Blog & News from SajeImpact

18 Weeks and Counting

18 Weeks and Counting

I will be 55 in just 18 weeks time. For me life will be able to take another step into the next season in my life.

When this happens I am hoping to make greater use of this site for my musings on life and the world around! I have one big interview in May which might put these plans back a little bit (about 4 years) but either way there will be more time for travel and writing.

Stay tuned.

Andy


Seasons in Life - The Next one for Andy and Saje Impact

There are seasons to life I believe. Well it certainly feels like that as I start September 201Changes in 2018!8.


A number of Sport Board positions come to their natural end after several years of voluntary service - The Sport & Recreation Alliance , Special Olympic and CIMSPA . I want to thank everybody who has helped and supported me during the last 8 years since leaving Parliament (losing the election!) and welcoming me into the world of sport.

It has been another fascinating learning curve working with a sector I have passion for and trying to bring a fresh perspective and influence practise and policy. I will continue to do this but in different ways over the next 'season', mainly through The Sports Think Tank and through SAJEIMPACT LTD where I have generated a series of partnerships to bring the best people I have worked with to the sector - like David Slemen Sport:80 Services Limited . As always Loughborough University Loughborough University London will play a large part of what I do.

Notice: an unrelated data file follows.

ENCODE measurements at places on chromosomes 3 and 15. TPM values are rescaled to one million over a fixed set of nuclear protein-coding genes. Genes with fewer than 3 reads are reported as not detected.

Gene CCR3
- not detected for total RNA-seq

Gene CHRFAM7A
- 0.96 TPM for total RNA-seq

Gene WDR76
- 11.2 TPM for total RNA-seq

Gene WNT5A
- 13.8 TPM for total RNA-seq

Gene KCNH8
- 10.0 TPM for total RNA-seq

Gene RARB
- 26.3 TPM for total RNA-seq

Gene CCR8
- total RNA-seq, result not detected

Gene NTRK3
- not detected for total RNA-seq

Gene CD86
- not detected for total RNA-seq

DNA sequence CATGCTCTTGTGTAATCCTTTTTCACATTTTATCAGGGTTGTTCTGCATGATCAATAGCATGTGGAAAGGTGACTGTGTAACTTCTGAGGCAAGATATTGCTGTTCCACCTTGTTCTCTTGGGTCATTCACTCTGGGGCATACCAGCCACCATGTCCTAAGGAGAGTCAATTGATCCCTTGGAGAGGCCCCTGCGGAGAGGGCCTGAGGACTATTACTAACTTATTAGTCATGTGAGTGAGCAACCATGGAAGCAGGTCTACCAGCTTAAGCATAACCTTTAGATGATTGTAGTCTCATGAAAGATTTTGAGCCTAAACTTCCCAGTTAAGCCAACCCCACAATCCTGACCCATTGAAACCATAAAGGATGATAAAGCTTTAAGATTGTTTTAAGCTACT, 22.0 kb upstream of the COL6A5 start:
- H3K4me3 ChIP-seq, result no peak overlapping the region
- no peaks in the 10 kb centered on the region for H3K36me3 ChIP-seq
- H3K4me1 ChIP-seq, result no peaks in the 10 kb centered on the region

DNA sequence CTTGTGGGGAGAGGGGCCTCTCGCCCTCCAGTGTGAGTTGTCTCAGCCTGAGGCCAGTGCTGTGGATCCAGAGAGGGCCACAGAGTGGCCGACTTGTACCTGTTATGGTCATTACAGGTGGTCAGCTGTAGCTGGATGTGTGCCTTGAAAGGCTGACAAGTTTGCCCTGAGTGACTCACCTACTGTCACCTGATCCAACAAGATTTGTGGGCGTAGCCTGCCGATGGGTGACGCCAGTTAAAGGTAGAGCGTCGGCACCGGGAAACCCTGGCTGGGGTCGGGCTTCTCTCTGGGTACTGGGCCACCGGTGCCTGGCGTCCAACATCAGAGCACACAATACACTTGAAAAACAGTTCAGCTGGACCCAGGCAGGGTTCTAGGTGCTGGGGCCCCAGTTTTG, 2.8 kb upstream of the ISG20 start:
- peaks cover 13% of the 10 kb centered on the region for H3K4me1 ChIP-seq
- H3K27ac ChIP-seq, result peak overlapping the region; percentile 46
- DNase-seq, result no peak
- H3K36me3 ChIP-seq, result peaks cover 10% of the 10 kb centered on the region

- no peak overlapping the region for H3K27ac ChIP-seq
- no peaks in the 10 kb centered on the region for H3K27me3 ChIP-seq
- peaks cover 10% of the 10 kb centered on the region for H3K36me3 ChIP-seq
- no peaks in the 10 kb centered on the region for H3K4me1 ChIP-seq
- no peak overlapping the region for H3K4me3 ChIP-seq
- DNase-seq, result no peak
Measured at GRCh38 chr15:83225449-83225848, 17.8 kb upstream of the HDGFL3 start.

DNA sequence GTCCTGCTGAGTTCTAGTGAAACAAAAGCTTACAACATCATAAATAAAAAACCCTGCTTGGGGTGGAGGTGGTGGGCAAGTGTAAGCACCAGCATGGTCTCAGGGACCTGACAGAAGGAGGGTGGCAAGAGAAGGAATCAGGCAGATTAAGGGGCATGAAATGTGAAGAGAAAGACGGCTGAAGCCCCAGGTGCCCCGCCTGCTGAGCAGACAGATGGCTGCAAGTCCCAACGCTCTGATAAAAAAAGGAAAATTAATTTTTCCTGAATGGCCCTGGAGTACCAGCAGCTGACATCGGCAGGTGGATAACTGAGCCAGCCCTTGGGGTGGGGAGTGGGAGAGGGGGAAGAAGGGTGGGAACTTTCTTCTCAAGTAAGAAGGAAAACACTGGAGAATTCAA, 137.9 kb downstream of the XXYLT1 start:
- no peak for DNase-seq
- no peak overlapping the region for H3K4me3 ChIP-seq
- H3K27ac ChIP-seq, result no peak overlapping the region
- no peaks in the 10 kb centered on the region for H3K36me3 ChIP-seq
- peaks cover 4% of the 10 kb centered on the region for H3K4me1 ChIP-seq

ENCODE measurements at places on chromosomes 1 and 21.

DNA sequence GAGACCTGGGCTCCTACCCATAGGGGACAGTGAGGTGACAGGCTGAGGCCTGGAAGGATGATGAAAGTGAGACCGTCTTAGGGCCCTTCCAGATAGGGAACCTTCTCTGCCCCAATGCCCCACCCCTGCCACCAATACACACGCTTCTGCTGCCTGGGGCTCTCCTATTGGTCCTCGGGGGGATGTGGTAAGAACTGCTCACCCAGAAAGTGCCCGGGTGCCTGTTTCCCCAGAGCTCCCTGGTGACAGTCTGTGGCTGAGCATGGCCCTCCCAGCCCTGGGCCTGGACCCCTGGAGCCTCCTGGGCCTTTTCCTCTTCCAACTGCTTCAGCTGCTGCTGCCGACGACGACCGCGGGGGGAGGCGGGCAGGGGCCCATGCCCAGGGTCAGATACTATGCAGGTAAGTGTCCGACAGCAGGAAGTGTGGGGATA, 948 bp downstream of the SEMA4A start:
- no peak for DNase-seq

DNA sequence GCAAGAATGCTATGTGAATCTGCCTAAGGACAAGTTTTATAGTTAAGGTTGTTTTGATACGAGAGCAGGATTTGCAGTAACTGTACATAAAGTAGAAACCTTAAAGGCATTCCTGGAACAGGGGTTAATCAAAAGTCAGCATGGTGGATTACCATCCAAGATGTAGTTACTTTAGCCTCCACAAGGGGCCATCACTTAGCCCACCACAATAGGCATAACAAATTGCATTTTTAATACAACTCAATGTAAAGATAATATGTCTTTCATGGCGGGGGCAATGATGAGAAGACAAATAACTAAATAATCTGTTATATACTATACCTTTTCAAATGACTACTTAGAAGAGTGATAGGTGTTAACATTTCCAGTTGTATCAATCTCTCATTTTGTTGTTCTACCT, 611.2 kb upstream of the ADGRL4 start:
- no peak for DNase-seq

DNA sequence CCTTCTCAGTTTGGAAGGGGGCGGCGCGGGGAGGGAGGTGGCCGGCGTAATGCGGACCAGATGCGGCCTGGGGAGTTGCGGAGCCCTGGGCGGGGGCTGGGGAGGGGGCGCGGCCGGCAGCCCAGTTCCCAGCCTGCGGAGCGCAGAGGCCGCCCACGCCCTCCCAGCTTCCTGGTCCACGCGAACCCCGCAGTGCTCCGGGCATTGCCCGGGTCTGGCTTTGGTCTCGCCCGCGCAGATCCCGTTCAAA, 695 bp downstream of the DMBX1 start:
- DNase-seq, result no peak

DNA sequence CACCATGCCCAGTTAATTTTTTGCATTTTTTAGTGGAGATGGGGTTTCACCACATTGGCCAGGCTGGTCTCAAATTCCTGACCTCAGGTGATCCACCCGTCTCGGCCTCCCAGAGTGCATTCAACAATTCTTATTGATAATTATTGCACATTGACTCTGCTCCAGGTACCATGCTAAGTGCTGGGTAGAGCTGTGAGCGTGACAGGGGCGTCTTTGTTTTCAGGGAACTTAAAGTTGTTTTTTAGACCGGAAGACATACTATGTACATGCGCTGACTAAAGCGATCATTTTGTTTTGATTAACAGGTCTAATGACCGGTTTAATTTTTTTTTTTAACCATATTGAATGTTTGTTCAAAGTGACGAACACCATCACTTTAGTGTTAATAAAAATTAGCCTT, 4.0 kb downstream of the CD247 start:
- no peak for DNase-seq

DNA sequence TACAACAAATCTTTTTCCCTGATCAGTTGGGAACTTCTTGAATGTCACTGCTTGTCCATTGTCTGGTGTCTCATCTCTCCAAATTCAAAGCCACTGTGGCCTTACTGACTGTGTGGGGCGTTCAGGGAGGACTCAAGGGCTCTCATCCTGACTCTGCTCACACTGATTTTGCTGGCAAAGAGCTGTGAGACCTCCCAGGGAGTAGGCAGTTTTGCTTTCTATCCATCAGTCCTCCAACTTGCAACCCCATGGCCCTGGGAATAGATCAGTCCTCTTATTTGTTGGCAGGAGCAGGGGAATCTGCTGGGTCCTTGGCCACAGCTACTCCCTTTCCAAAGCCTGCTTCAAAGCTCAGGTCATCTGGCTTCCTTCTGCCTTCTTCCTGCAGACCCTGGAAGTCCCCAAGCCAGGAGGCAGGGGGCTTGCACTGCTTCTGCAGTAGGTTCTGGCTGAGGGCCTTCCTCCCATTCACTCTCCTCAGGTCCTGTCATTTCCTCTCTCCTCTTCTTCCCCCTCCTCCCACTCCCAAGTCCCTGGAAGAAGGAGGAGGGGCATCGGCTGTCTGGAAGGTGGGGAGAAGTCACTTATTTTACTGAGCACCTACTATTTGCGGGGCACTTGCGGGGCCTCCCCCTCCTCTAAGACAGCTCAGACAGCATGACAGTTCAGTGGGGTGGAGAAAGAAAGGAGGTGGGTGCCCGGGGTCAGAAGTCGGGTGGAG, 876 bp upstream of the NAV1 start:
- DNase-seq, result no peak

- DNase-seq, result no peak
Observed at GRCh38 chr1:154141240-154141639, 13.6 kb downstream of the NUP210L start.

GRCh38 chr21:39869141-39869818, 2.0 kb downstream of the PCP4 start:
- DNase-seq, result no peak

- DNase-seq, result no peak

I will announce a few new NED positions too over the coming weeks.

I have always had a passion for my home county so I will be doing more economic growth work in Leicestershire through the LLEP too

Here is to the new season. Even if that includes retiring formally from Birstall RFC!
hashtag#sports

Leading Sport and Recreation through the next 80 Years

Posted: Sat, 20 Jun 2015 15:04

Leading Sport and Recreation through the next 80 Years

Leading Sport and Recreation through the next 80 Years

The Sport and Recreation Alliance is celebrating its 80th Birthday this year and we took time to celebrate this in the office this week.

As you can see from the 'Blog' below from our CEO Emma Boggis we have a great deal to be proud of in our time. As we come the AGM in July I wanted to add a few of my own very general thoughts about what I have tried to achieve in my short time as Chair.

"When I accidentally took over as Chair in 2011 the organisation was having a little identity crisis. The CCPR, as the Alliance was formally known, had been on the sports landscape for some time on its own – only accompanied by the BOA in delivering teams to the Olympics. If you get a chance to read the Jeffreys book on the history of sport in the UK you son come to realise that the rise of sports bodies and government interest is historically very recent. So by 2011 the other sports bodies on the landscape were competing for space and voice.